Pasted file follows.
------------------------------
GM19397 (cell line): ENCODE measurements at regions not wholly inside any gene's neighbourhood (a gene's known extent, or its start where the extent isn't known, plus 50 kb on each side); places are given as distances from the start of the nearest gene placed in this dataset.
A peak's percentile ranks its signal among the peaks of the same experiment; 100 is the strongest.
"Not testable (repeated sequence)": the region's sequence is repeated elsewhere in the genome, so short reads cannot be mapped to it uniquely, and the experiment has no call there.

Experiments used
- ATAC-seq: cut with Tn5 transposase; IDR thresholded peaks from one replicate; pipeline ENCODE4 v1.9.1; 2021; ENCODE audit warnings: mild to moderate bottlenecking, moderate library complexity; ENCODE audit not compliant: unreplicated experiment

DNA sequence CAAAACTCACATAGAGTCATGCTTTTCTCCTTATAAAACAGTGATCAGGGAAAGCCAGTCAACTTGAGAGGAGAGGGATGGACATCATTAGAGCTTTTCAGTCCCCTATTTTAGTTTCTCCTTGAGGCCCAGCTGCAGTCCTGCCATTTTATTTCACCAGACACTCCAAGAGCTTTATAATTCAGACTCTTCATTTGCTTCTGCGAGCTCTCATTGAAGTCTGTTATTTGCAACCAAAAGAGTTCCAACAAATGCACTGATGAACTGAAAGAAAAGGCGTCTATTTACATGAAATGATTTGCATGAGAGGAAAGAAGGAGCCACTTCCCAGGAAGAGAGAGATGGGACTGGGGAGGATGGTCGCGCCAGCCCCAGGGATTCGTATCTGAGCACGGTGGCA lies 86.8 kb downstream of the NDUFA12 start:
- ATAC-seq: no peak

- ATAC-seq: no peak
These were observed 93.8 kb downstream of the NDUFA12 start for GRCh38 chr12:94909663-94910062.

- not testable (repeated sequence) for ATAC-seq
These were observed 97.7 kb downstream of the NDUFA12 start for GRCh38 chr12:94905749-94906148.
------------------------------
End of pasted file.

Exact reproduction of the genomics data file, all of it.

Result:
GM19397 (cell line): ENCODE measurements at regions not wholly inside any gene's neighbourhood (a gene's known extent, or its start where the extent isn't known, plus 50 kb on each side); places are given as distances from the start of the nearest gene placed in this dataset.
A peak's percentile ranks its signal among the peaks of the same experiment; 100 is the strongest.
"Not testable (repeated sequence)": the region's sequence is repeated elsewhere in the genome, so short reads cannot be mapped to it uniquely, and the experiment has no call there.

Experiments used
- ATAC-seq: cut with Tn5 transposase; IDR thresholded peaks from one replicate; pipeline ENCODE4 v1.9.1; 2021; ENCODE audit warnings: mild to moderate bottlenecking, moderate library complexity; ENCODE audit not compliant: unreplicated experiment

DNA sequence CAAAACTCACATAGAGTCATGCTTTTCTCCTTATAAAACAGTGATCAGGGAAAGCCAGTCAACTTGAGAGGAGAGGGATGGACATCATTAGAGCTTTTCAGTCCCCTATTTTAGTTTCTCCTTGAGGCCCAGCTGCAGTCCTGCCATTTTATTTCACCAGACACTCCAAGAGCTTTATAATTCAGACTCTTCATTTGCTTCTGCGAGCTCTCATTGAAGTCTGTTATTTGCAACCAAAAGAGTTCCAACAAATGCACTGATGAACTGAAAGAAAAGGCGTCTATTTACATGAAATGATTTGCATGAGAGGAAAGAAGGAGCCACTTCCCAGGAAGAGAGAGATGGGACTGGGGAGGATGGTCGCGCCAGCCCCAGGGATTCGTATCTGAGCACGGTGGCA lies 86.8 kb downstream of the NDUFA12 start:
- ATAC-seq: no peak

- ATAC-seq: no peak
These were observed 93.8 kb downstream of the NDUFA12 start for GRCh38 chr12:94909663-94910062.

- not testable (repeated sequence) for ATAC-seq
These were observed 97.7 kb downstream of the NDUFA12 start for GRCh38 chr12:94905749-94906148.